• the black color in the wings;
      • the gray shading on the head and back,
      • the different colors in the bill; and
      • the different colors and moss (?) on the branch
      • Hello Nancy, This might be off topic but your minimalistic  way of sketching reminds me of the Finnish artist and illustrator Emmi Jormalainen . In fact, your drawing made me consider going back to the ink sketching instead of colouring the birds. Sometimes, black and white sketching forces us to think deeply into the details. Best, Alyazia
    • Sarah
      Participant
      Chirps: 2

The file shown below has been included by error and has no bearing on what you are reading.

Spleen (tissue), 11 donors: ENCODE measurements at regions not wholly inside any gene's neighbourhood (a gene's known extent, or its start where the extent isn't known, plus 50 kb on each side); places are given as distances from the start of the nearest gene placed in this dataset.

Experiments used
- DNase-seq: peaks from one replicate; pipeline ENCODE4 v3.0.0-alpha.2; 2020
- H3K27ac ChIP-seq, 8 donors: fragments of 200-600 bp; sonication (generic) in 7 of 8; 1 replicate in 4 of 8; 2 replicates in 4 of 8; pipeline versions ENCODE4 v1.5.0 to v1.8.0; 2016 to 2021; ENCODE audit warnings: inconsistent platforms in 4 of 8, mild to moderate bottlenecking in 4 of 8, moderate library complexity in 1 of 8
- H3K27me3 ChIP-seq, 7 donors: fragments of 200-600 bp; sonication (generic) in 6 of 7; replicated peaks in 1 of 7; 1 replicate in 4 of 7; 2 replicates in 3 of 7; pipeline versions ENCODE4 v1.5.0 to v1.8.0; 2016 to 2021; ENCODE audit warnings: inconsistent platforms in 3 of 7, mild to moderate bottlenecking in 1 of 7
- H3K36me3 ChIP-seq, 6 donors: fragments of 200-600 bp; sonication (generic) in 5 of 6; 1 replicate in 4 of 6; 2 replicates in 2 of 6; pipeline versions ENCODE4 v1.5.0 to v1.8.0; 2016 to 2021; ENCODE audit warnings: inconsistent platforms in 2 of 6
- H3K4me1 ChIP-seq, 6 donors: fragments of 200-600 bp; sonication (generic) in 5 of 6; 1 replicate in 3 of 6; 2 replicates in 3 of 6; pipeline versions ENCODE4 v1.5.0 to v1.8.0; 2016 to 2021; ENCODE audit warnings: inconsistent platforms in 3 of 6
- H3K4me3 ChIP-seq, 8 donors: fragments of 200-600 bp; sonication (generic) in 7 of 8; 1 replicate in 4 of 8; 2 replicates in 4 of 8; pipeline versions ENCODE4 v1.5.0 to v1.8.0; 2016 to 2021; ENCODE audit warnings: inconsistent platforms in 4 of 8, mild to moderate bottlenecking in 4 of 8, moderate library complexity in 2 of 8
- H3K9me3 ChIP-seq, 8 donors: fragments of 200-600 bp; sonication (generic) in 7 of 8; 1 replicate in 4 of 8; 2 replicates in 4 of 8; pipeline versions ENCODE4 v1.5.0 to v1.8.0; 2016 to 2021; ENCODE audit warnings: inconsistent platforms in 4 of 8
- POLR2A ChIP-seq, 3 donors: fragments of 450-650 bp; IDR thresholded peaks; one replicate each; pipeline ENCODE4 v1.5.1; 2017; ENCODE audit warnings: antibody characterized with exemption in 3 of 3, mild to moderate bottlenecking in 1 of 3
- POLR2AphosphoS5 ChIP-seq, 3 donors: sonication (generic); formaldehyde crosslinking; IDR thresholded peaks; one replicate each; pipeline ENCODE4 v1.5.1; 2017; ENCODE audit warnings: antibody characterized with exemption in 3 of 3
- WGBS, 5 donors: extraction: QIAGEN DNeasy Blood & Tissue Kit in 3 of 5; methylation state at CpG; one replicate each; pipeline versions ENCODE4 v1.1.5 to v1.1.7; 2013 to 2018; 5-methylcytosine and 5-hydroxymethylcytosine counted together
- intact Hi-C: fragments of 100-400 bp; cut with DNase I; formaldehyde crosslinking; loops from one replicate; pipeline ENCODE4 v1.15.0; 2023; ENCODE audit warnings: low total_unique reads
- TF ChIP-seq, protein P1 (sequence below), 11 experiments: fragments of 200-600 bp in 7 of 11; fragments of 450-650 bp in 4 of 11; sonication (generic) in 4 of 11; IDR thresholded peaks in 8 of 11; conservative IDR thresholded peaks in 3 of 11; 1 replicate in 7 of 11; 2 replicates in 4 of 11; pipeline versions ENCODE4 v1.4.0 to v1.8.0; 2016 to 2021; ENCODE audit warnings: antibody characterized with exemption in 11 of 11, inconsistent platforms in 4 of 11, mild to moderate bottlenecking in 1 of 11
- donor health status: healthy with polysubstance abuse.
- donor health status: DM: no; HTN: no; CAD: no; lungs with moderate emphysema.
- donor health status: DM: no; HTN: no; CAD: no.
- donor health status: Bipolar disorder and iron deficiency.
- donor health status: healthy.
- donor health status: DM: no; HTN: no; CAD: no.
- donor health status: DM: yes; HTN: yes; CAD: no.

1. Wow, that went better than I thought! I remember looking at it and thinking "wow, I can't capture these fine details" and then I ended up drawing the bird, without more of the foliage than the branch it is clinging to, and getting more of the bird's details than I expected! 2. The overall shape went better than I expected, but the gaze and facial expression absolutely eludes me. The result is kind of charming, but it's not the look the warbler is giving to the camera, at all. Also, without the color, it's really hard to convey with strokes the complexities of shading of this bird's feathers. I haven't ever seen one of these warblers in real life, but I found myself using the anatomy I've learned from bird books and from a long ago ornithology class, to capture what I did of the different feather groups and their coloration. Then again, I just realized that by choosing to focus on the bird I really haven't captured a bit of which plant this bird is perching on, and in my mind's eye I don't have a solid guess as to what sort of tree or shrub it is.  When I scroll back up, there's lichen, and I can begin to make a guess, but I just hadn't focused on it at all while drawing. And if I look down, I see other people _did_ try to play with color, and now I can't wait until my watercolors arrive. This was a lot of fun to do. IMG_20200528_150714183